Outbound GCC travellers spend over US$69bn
As one of the largest outbound markets within the global travel industry, the Gulf Cooperation Council (GCC) saw travellers spend over US$69bn worldwide in 2018, an increase of 4.5% from 2017.
The area is developing to become a powerful source market for any destination as outbound GCC travellers are seeking more engagement in a wider array of tourism experiences, according to GlobalData, a leading data and analytics company.
GlobalData’s latest report, Tourism Source Market Insight: Gulf Corporation Council, explores how changing generational trends such as experiential travel, the search for authenticity and freedom of movement are influencing GCC tourists to venture to a wider range of locations than ever before.
Visiting friends and relatives (VFR) and religious pilgrimages still heavily influence both domestic and intra-regional travel decisions in Saudi Arabia and the United Arab Emirates (UAE), with 52% and 20% of respective outbound consumers travelling for these reasons in 2018.
But vacation types such as cruises (36%), city breaks (33%), adventure/sport holidays (30%) and culinary holidays (30%) are spurring outbound travel, according to GlobalData’s Q4 2018 consumer survey.
Johanna Bonhill-Smith, Travel and Tourism analyst at GlobalData, said: “In 2018, families dominated the outbound GCC traveller market, accounting for an average of 60 per cent of total trips from both Saudi Arabia and the UAE.
“However, this is expected to decrease over the next five years, as the majority of the GCC population is made up of millennials and those in the Generation Z age range, which are heavily influenced by the image of a destination – whether for gastronomy, adventure or culture. This helps explain the increasing interest for more niche tourism experiences.”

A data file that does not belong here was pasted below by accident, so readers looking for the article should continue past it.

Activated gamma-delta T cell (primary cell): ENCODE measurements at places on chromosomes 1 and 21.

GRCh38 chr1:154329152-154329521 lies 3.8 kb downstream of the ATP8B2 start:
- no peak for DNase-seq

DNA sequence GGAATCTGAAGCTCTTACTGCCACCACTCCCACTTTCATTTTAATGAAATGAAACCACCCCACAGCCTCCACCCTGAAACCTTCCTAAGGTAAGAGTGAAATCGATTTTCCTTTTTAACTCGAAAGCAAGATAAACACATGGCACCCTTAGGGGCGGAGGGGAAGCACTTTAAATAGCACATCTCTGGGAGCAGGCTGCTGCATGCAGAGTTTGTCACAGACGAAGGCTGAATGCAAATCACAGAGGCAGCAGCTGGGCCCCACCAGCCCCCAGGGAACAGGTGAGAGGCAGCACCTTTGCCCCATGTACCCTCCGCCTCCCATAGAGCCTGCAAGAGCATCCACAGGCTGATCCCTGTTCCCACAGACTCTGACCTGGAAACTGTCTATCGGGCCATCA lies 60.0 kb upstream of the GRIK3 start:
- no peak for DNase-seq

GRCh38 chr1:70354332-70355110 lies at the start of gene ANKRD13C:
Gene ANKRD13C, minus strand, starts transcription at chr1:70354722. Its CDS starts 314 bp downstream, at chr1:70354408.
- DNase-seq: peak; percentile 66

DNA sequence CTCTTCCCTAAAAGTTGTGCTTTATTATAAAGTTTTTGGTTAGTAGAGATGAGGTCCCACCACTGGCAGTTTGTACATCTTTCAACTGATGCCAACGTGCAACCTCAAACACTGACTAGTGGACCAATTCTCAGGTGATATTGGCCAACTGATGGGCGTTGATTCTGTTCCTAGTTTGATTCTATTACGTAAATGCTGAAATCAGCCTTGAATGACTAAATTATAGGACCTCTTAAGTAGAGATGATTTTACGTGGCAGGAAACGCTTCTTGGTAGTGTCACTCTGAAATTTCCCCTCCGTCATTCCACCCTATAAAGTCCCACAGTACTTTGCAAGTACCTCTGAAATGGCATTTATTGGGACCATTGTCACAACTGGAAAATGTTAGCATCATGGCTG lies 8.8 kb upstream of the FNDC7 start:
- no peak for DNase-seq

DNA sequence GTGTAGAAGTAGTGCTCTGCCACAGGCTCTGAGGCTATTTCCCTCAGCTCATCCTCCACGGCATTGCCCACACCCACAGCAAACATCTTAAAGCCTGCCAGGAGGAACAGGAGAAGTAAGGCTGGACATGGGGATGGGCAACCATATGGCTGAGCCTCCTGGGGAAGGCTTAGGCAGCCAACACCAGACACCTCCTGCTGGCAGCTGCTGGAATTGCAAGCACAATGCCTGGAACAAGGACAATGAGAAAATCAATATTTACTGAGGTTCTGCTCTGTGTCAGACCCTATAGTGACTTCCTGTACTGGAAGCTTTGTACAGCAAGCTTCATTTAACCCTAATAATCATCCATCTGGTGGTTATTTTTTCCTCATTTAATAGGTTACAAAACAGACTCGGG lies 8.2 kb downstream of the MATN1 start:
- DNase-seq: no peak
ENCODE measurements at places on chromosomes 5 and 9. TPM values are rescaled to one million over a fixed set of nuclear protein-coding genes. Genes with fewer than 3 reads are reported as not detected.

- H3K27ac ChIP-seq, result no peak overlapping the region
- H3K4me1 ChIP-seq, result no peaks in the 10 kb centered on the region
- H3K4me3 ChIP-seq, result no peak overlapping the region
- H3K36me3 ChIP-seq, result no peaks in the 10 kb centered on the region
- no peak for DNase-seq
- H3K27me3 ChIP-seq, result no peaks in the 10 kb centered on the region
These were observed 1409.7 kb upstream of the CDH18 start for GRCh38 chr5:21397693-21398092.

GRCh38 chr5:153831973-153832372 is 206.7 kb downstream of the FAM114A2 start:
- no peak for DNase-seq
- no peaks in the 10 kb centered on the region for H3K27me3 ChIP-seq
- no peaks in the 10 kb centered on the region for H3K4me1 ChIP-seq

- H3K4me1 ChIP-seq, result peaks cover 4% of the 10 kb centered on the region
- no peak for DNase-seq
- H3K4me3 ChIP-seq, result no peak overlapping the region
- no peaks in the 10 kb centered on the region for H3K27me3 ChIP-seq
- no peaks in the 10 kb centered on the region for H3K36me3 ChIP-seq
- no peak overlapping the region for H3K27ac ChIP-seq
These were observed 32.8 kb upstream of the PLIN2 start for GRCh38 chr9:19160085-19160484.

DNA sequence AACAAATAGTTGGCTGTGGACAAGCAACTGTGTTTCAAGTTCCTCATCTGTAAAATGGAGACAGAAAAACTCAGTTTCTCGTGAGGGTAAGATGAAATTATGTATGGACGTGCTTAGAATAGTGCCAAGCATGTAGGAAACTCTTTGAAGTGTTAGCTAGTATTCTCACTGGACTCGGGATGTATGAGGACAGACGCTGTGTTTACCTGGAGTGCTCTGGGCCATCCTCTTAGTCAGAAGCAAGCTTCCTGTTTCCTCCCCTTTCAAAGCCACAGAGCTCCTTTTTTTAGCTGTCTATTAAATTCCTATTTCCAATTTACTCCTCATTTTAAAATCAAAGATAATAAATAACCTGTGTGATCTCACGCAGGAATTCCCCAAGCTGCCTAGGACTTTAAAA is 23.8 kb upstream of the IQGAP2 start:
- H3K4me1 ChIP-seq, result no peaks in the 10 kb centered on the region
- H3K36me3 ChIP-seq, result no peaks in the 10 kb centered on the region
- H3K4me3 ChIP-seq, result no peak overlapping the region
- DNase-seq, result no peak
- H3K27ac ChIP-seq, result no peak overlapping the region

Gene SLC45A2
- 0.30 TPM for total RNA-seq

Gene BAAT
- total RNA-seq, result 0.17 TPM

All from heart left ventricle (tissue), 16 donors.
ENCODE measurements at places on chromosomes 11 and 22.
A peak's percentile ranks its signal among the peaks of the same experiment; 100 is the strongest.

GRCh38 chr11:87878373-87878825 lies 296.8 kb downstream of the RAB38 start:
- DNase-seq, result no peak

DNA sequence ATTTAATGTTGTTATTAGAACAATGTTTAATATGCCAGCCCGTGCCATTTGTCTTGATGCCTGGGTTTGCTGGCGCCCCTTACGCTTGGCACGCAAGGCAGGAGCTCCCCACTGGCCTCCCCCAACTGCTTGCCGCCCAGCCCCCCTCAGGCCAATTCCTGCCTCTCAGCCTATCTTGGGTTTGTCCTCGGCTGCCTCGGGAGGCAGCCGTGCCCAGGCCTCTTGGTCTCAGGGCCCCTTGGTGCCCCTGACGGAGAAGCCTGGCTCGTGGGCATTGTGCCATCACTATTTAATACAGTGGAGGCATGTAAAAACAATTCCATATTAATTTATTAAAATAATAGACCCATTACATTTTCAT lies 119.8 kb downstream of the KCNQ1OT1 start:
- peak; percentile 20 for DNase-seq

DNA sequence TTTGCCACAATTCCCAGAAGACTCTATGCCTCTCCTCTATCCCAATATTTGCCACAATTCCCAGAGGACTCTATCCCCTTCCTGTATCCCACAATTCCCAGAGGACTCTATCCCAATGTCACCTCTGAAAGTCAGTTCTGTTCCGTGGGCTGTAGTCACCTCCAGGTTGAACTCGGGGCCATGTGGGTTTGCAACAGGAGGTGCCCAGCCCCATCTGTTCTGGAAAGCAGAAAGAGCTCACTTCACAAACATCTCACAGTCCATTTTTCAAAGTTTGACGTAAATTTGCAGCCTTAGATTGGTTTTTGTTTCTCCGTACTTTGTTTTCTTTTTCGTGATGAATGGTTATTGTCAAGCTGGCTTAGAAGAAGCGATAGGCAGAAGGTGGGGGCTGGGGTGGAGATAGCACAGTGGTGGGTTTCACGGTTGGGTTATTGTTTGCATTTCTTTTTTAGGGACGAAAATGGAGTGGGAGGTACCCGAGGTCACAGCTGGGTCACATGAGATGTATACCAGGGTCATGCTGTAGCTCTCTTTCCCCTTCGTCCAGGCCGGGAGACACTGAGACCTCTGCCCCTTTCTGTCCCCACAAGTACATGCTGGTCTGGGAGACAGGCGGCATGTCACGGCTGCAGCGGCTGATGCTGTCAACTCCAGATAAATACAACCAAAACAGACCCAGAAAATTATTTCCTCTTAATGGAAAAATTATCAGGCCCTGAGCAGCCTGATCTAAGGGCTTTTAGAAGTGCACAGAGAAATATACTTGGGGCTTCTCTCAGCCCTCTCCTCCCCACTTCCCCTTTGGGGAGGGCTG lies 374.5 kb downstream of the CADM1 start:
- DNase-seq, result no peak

Iconic city destinations and cultural experiences spur inbound travel into Europe from the GCC. Italy, France and the UK are major holiday destinations for these travellers, attracting markets due to providing ample opportunity for memorable experiences through entertainment, attractions, sightseeing and shopping.
Bonhill-Smith added: “However, Islamophobia, referring to prejudices in a destination against the Muslim community, acts as a barrier for GCC travellers.
“For example, the recent burqa ban in the Netherlands will affect travellers’ ability to freely express their faith and religion, which may deter GCC travellers.”
Germany is a developing destination for the GCC due to the country’s improved connectivity, enhanced promotion, adopted airline routes and strong cultural reputation making it stand out among other European markets. GlobalData’s Q4 2018 consumer survey found that tailored experiences are important to GCC travellers, with 84 per cent stating they are ‘always’, ‘often’ or ‘somewhat’ influenced by a personal experience.
Developments within the retail and luxury sector across Germany have been a key influencing factor for inbound flows to the destination.
Bonhill-Smith concluded: “Businesses seeking to tap into the GCC outbound travel market should aim to impress this market segment by respecting Arabian cultural needs, aspiring to exceed expectations through providing high quality and upmarket services whilst targeting evolving market opportunities such as the ‘coming of age traveller’ seeking cultural adventures.”
* Information based on GlobalData’s report: ‘Tourism Source Market Insight: Gulf Corporation Council’